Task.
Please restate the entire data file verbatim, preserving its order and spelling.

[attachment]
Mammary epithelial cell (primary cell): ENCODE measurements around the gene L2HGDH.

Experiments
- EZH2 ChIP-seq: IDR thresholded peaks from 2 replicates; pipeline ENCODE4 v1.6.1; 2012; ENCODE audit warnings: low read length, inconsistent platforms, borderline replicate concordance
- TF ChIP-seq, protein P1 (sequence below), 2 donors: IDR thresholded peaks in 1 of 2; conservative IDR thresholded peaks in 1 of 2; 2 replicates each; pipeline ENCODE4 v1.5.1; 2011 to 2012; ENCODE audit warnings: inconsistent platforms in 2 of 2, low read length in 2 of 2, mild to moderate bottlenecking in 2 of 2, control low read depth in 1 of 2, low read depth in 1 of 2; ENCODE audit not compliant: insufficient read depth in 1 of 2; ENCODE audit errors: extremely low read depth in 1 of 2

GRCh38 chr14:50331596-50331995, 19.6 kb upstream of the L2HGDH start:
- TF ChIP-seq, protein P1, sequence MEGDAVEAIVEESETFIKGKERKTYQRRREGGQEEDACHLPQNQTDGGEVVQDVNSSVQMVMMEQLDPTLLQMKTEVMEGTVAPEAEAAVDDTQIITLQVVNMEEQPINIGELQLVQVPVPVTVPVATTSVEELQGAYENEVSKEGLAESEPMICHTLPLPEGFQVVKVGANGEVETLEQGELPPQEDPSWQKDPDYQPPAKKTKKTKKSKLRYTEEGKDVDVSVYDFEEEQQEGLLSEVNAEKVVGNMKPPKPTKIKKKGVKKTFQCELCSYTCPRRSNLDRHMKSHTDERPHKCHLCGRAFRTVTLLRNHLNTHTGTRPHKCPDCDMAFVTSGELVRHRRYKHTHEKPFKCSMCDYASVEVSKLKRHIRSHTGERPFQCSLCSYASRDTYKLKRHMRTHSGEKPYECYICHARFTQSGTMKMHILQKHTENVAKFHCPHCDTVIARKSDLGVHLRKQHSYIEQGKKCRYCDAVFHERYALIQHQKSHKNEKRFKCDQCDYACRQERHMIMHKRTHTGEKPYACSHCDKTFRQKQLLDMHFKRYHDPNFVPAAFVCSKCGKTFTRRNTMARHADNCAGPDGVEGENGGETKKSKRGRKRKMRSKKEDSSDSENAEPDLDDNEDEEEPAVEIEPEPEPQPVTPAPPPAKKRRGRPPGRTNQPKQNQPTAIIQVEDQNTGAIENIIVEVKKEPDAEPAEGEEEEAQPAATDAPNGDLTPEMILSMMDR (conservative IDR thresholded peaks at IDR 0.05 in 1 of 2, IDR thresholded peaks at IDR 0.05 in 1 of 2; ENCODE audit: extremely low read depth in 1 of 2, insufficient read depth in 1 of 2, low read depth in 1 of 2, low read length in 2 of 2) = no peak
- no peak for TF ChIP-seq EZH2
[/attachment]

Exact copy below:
Mammary epithelial cell (primary cell): ENCODE measurements around the gene L2HGDH.

Experiments
- EZH2 ChIP-seq: IDR thresholded peaks from 2 replicates; pipeline ENCODE4 v1.6.1; 2012; ENCODE audit warnings: low read length, inconsistent platforms, borderline replicate concordance
- TF ChIP-seq, protein P1 (sequence below), 2 donors: IDR thresholded peaks in 1 of 2; conservative IDR thresholded peaks in 1 of 2; 2 replicates each; pipeline ENCODE4 v1.5.1; 2011 to 2012; ENCODE audit warnings: inconsistent platforms in 2 of 2, low read length in 2 of 2, mild to moderate bottlenecking in 2 of 2, control low read depth in 1 of 2, low read depth in 1 of 2; ENCODE audit not compliant: insufficient read depth in 1 of 2; ENCODE audit errors: extremely low read depth in 1 of 2

GRCh38 chr14:50331596-50331995, 19.6 kb upstream of the L2HGDH start:
- TF ChIP-seq, protein P1, sequence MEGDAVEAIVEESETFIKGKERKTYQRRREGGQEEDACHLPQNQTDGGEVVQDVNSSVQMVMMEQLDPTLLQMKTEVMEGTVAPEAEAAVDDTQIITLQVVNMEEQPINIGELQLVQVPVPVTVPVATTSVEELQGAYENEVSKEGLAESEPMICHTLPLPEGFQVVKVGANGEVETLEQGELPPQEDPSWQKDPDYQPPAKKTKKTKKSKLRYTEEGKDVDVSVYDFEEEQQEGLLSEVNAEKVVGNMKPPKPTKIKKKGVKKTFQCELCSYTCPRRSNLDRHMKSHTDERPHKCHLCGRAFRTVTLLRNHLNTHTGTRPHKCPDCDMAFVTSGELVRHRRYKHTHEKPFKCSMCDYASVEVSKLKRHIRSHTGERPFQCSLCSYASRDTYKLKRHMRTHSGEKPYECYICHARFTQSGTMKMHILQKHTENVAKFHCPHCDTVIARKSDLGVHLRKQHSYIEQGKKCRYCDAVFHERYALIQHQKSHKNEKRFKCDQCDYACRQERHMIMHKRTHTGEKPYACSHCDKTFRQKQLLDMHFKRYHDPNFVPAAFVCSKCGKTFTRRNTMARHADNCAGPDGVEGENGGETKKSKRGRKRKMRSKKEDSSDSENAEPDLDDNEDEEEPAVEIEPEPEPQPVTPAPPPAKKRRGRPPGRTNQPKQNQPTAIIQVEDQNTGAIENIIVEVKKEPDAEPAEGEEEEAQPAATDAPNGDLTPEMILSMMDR (conservative IDR thresholded peaks at IDR 0.05 in 1 of 2, IDR thresholded peaks at IDR 0.05 in 1 of 2; ENCODE audit: extremely low read depth in 1 of 2, insufficient read depth in 1 of 2, low read depth in 1 of 2, low read length in 2 of 2) = no peak
- no peak for TF ChIP-seq EZH2